On May 28th 1890, a patent was filed by three individuals: Elijah Bond, Charles W. Kennard and William H. A. Maupin. The patent was for a novelty item developed by The Kennard Novelty Company, and the first boards were stamped February 10, 1891. Kennard was the one who named the board Ouija. People say the name Ouija means yes-yes because oui is French for yes and ja is German for yes, but Kennard claims to have named Ouija after an Egyptian word for good luck. In all actuality the word scarab means good luck in Egyptian (or Arabic) and not the word Ouija. The story goes the board itself repeatedly told Kennard that Ouija meant good luck in Egyptian and the name just stuck. The company only produced the Ouija board for fourteen months but kept corporate control until 1898.

In 1898 the Ouija board was appointed to a man that would revolutionize the board’s history, William Fuld. It was this man who said that he invented the board and that the name meant yes-yes. In 1919 Fuld bought the remaining rights and sold millions of these boards along with other toys. Sadly Fuld would die from a horrible accident falling from his company rooftop while supervising a flag pole replacement. This didn’t stop Fuld’s children from taking over the business or the production of Ouija boards. In 1966 the business was sold to Parker Brothers who still own the rights today.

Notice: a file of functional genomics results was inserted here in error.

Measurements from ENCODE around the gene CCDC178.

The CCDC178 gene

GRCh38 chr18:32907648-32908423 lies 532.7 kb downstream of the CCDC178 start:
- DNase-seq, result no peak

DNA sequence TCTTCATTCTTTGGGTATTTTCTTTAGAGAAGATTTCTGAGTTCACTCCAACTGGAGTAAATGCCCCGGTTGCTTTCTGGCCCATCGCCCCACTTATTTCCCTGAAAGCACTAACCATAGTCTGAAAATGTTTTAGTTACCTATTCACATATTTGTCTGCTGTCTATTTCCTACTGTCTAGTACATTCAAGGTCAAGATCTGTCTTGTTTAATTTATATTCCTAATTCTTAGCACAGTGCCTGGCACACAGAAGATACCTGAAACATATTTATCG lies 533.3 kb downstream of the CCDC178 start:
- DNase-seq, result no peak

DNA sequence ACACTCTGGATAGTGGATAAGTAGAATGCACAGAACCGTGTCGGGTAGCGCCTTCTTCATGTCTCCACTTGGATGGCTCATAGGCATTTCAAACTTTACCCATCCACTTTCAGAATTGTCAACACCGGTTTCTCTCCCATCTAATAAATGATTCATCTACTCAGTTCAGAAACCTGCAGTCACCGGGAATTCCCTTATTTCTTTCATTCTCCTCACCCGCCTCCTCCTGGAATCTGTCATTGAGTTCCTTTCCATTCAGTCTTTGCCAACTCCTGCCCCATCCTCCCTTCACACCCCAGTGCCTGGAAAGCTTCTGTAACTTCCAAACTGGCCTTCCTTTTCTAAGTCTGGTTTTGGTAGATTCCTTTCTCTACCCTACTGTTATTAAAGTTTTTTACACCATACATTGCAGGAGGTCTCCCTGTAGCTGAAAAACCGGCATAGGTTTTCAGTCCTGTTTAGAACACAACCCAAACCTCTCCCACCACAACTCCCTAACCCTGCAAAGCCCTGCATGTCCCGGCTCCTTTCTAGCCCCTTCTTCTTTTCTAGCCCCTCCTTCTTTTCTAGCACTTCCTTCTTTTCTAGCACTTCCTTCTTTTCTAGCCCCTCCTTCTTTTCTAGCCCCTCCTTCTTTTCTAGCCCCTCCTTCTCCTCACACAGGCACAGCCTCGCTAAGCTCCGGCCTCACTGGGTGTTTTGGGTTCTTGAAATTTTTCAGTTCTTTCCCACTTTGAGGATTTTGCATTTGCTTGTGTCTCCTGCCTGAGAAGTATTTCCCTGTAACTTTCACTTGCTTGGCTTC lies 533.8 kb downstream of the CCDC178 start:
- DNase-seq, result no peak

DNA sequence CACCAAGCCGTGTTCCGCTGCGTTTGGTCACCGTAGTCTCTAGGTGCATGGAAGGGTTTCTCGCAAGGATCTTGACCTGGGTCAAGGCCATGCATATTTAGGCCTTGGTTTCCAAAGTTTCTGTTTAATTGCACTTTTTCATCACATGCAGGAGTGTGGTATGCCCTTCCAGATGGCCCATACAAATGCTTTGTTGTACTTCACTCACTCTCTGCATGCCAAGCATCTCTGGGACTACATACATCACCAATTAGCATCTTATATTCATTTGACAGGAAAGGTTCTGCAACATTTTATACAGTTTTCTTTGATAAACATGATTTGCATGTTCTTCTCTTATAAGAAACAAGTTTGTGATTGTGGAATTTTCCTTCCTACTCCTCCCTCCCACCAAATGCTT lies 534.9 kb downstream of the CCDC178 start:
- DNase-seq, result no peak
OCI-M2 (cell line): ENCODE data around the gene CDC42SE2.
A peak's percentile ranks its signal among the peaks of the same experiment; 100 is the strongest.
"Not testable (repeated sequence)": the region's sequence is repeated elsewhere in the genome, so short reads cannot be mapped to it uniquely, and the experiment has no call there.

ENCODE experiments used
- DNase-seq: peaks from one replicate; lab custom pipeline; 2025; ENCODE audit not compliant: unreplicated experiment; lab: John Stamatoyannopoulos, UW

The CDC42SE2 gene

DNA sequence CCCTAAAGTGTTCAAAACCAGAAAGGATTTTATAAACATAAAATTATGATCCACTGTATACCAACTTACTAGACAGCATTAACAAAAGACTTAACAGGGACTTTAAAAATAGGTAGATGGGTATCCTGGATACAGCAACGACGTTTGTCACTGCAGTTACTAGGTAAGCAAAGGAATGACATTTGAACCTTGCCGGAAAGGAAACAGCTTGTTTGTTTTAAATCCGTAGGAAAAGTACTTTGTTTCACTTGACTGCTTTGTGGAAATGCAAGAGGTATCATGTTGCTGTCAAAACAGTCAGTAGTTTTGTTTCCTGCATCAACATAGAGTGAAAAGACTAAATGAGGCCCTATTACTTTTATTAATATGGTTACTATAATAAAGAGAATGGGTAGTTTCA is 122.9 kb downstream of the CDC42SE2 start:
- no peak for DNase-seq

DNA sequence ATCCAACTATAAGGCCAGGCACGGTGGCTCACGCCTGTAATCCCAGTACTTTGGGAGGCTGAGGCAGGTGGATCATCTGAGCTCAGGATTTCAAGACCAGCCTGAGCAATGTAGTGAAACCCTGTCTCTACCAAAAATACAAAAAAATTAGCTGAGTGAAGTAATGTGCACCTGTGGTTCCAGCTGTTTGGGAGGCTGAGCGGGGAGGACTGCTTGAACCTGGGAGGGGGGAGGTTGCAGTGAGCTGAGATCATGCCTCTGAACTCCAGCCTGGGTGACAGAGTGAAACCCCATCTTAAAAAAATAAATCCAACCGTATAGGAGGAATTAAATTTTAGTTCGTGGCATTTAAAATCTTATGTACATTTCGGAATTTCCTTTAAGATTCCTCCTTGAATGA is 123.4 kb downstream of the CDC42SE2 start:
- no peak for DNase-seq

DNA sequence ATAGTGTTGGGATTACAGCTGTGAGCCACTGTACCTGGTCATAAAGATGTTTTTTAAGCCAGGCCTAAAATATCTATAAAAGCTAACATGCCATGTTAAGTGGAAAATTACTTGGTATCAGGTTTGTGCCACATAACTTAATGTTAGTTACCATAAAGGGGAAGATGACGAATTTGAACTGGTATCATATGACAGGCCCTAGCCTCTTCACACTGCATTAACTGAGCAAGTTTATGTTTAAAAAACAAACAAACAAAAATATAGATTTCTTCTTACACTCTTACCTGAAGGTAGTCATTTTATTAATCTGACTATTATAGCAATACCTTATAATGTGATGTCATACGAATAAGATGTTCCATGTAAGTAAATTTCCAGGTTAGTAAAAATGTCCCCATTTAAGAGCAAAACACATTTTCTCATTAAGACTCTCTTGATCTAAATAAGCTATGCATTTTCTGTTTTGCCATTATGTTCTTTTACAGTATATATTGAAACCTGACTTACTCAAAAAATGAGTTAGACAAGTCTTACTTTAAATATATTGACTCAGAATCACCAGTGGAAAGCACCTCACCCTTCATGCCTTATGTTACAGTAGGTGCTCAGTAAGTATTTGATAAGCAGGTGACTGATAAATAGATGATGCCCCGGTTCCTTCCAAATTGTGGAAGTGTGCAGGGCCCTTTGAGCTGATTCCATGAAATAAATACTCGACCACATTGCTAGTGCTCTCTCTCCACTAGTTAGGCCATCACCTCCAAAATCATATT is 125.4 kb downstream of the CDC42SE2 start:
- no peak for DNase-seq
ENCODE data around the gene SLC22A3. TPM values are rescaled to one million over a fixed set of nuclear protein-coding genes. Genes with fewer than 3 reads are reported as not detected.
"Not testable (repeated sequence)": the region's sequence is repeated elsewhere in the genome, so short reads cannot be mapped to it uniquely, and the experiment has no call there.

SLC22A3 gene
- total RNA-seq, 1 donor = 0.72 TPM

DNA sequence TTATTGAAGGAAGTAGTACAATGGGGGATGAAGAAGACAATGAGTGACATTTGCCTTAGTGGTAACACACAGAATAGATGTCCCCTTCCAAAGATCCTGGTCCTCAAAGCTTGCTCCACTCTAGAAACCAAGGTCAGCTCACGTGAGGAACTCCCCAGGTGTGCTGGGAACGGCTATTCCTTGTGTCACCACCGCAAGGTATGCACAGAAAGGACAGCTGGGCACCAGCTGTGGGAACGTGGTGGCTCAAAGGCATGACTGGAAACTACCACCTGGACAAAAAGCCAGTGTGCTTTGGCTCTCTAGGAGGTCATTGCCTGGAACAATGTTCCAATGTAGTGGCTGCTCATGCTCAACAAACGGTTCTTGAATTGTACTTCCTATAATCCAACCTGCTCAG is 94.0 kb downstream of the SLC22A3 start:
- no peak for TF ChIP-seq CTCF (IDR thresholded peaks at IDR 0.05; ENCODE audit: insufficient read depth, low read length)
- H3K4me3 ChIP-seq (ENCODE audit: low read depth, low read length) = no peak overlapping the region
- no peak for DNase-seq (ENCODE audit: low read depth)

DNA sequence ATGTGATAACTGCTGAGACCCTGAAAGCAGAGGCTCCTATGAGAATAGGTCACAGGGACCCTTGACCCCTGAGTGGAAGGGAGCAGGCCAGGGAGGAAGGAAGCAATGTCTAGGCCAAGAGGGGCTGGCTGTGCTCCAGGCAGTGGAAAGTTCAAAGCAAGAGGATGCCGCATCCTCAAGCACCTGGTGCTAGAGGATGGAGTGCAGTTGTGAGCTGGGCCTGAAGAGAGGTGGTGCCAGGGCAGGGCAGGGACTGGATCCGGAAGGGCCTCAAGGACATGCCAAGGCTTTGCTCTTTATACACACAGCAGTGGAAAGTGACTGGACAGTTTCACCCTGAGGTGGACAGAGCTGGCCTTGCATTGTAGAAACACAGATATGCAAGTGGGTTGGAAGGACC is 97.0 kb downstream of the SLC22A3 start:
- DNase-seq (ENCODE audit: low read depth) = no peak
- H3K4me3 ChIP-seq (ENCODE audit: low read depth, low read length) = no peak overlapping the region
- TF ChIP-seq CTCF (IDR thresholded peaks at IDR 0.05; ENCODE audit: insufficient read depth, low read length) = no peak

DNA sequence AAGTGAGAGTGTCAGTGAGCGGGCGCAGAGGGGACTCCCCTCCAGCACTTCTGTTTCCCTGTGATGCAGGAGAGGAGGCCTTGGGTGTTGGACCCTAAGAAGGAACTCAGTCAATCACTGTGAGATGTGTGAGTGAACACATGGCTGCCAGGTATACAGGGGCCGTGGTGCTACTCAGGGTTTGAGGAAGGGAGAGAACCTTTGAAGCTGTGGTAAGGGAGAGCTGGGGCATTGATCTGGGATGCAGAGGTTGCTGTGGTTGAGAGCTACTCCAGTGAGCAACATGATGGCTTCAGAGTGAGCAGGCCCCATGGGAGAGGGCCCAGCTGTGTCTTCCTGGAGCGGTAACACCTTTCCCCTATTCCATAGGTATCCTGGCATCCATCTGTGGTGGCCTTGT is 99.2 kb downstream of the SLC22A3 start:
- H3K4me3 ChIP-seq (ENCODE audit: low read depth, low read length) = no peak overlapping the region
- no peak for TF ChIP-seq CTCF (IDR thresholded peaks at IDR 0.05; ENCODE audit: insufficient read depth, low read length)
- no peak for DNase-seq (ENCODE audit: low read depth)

So what happened? When did the Ouija Board get associated with evil? The history seems harmless, so why is it so closely related to Satan and demons? Although I cannot be 100% sure, while researching the subject I found that almost all negative reports relating to the board came about in the 70’s, after a novel was published and then turned into a movie two years later. The movie is a classic horror story about a teenage girl who tells her mother she has been talking to a person named Captain Howdy through the Ouija Board. Later this girl becomes possessed by the devil, which causes her body to contort, she spits up the classic green pea vomit and her head spins 360 degrees. Yes, you guessed it, I’m talking about “The Exorcist.” Now The Exorcist is “based” on a true story of a 14-year-old boy who was possessed and actually required three separate Rites of Exorcism from three different Christian denominations: Episcopalian, Lutheran, and Roman Catholic. The case happened in 1949 and the boy did admit to playing with a Ouija board. One thing to remember here is that religious groups had already become involved when this claim came out, so the Church automatically would assume this was the reason behind the possession. Just because the Church assumes this doesn’t make it fact. After 1973 (the year The Exorcist came out) there was a skyrocket of claims dealing with Ouija boards and demons; that’s the fact but the movie isn’t all at fault. After this another group that heavily promoted the Ouija Board as the work of the devil would be Christians.